Contemporary viewers can find humor that is “of the world” in nearly every popular sitcom of the past decade. Tune in to an episode of “Friends,” and you will probably find Rachel, Ross, Monica, and the gang worrying about being on time for an event, what outfit to wear, or how to interact with a former childhood friend—in other words, exactly the kind of mundane issues that “Seinfeld” made fair game for television humor.
“He [Seinfeld] would have these conversations like, ‘How do you know when you’re in a relationship? Do you have a standing date for Saturday night, is it implied, is it this or that? How long do you have before you can return a gift?’” Dauber said. Seinfeld’s humor, he continued, has “this extremely detail-obsessed focus, almost legalistic perspective of how we all operate in our daily lives, taking these minutiae and turning them into the subject of great investigation and speculation.”
Seinfeld’s comic success stems not only from the content of his humor, but also its style. Bob Vulfov, member of improv group Fruit Paunch, and co-writer of XMAS!7, said, “Comedians our age tend to swear and curse, and he’s this beacon of a comedian who still can be hilarious and extremely influential without needing to be completely inappropriate.” Vulfov explained, “When you see him do stand-up live in the Comedy Cellar or something, he’s still very clean and appropriate, and that’s something I think anybody can appreciate—a person who can be funny without being too offensive.”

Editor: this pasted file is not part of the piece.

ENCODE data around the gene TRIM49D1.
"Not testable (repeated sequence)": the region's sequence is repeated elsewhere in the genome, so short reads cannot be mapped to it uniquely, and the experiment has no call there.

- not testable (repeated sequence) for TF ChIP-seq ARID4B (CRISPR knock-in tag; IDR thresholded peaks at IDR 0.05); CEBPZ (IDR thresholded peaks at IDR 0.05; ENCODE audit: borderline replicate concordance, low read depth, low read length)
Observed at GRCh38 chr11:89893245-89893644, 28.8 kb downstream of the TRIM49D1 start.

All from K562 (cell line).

Part of the Seinfeld shtick of “not doing anything” is the legitimate idea that the method behind his comedy is just as deceptively unintentional as the sitcom.
“As much as I love ‘The Daily Show’ and ‘Colbert,’ they don’t mask biases, and the setup of the joke is just to serve as the setup to the joke, whereas in ‘Seinfeld’ the setup is funny in and of itself,” Matlow said.
Seinfeld’s return to stand-up coincides with a recent resurgence in the medium’s popularity, demonstrated by the runaway success of comics like Louis CK, star of FX’s “Louie,” and Marc Maron, the host of the podcast, “WTF with Marc Maron.” “To a certain extent, the idea of Seinfeld now returning to New York … I wouldn’t say that it’s exactly closing the loop, between these two cycles of stand-up booms, but it’s certainly drawing a line or a connection between these two periods,” King said.
Both as the creator of one of the most influential television sitcoms to date and as a comedian in his own right, Jerry Seinfeld’s impact on humor has only gained force since “Seinfeld” aired its last episode over 14 years ago. And if the number of tourists taking photos outside of Tom’s is any indication, that reputation is here to stay.